The relative pronouns are:

 

Subject Object Possessive
who who(m) whose
which which whose
that that  

 


We use who and whom for people, and which for things.
Or we can use that for people or things.

We use relative pronouns:

after a noun, to make it clear which person or thing we are talking about:

the house that Jack built
the woman who discovered radium
an eight-year-old boy who attempted to rob a sweet shop

to tell us more about a person or thing:

My mother, who was born overseas, has always been a great traveller.
Lord Thompson, who is 76, has just retired.
We had fish and chips, which is my favourite meal.

But we do not use that as a subject in this kind of relative clause.

We use whose as the possessive form of who:

This is George, whose brother went to school with me.

We sometimes use whom as the object of a verb or preposition:

This is George, whom you met at our house last year.
This is George’s brother, with whom I went to school.

But nowadays we normally use who:

This is George, who you met at our house last year.
This is George’s brother, who I went to school with.

When whom or which have a preposition the preposition can come at the beginning of the clause...

I had an uncle in Germany, from who[m] I inherited a bit of money.
We bought a chainsaw, with which we cut up all the wood.

or at the end of the clause:

I had an uncle in Germany who[m] I inherited a bit of money from.
We bought a chainsaw, which we cut all the wood up with.

We can use that at the beginning of the clause:

I had an uncle in Germany that I inherited a bit of money from.
We bought a chainsaw that we cut all the wood up with.

Exercise

Section: 

Comments

hello,what the difference between who and whom

Hello kacem,

'Whom' is the object form of 'who'. It is quite unusual in modern English and can sound quite old-fashioned. Most people use 'who' for all forms except when the word follows a preposition such as to, for, with and so on. In these cases 'whom' is still quite common.

 

Best wishes,

Peter

The LearnEnglish Team

Hello.
what has been the adjective clause before reduction to adjective phrase?
The driver, not realizing that the traffic light has been red, crossed the street.

Hello amirfd,

We're happy to help you with this, but we generally ask that you tell us what you think the answer is. This sentence is a little bit awkward, but I imagine it was something like 'The driver, who didn't realize that the light was red, crossed the street.'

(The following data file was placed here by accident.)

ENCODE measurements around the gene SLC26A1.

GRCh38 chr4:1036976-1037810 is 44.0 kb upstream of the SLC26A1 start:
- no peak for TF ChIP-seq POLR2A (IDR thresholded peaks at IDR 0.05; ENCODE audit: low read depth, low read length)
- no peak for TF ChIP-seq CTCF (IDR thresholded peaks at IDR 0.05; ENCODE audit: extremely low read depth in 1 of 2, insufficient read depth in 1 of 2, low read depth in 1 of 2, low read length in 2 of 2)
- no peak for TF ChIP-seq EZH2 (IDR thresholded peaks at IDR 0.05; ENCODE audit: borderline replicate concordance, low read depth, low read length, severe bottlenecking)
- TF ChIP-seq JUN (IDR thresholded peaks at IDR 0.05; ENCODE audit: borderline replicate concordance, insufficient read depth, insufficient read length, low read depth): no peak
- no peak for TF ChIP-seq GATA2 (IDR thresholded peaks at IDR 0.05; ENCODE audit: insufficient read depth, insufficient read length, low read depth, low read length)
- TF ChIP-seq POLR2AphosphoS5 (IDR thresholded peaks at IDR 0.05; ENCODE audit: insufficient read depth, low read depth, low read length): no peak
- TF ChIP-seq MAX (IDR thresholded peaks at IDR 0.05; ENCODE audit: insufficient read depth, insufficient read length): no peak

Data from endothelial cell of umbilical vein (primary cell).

All the best,
Kirk
The LearnEnglish Team

Hi there,

''He found out that he has been there''

We do not use a relative pronoun ''that'' after prepositions, but I do not understand why we use it after a phrasal verb. Is it because it is a unit? If so, why do we not use the pronoun after a dependent preposition even tough the dependent preposition is a part of the unit too; for example, ''He apologized for that he was late''

Thank you in advance

Hello JakiGeh,

'that' is not a relative pronoun in this sentence -- it is a conjunction that links the verb before to it to the clause after it. In any case, the word 'out' in 'found out', as part of a phrasal verb, is not really a preposition but rather an adverb particle, so the rules for prepositions don't really apply.

When 'apologize' has a direct object, we use the preposition 'for' between it and the direct object. This is simply the pattern we use with 'for', i.e. it's just the way people have come to use the verb 'apologize'.

All the best,
Kirk
The LearnEnglish Team

Hello sir,

Did you mean in the sentence: ''He apologized that ...'' ''that'' is a conjunction? If so, if it is a conjunction, we could put the clause in the beginning: ''That ..., he apologized''.

Correct me if I'm wrong.

Thank you once again.

Hello JakiGeh,

Sorry for the confusion. I was speaking about 'that' in 'he found out that ...', though there are also many other instances of this pattern (e.g. 'she thought that it wasn't going to rain', 'we admitted that they were right').

'apologize for that ...' with 'that' as a conjunction (e.g. 'he apologized for that he had shouted' is not grammatical in English. Rather, as you suggested, we use a gerund after the preposition: 'he apologized for having shouted (or 'shouting'). Beginning the sentence with a 'that' clause is also not grammatical.

In many ways, Spanish and English have similar grammar, but this is one area in which they differ. English isn't as systematic as Spanish with this kind of structure -- what structure you need to use is determined by the verb. Our verbs with -ing forms, verbs with to + infinitive and reporting verbs with that pages, as well as this page gives a good list of verbs and the patterns used after them.

All the best,
Kirk
The LearnEnglish Team

Hello.
The package contains books and records --------- to the library recently.
a.delivered
b.has been delivered
I have problem in difference between adjective phrase and passive voice.

Hello amirfd,

For one thing, b) cannot be correct because the auxiliary verb 'has' is used with singular subjects. In this phrase, the subject is 'books and records', which is plural. a) is a reduced relative clause -- in other words, it is 'that (or 'which') have been delivered' reduced to just the form 'delivered'. See this relative clauses page for more information on this.

All the best,
Kirk
The LearnEnglish Team

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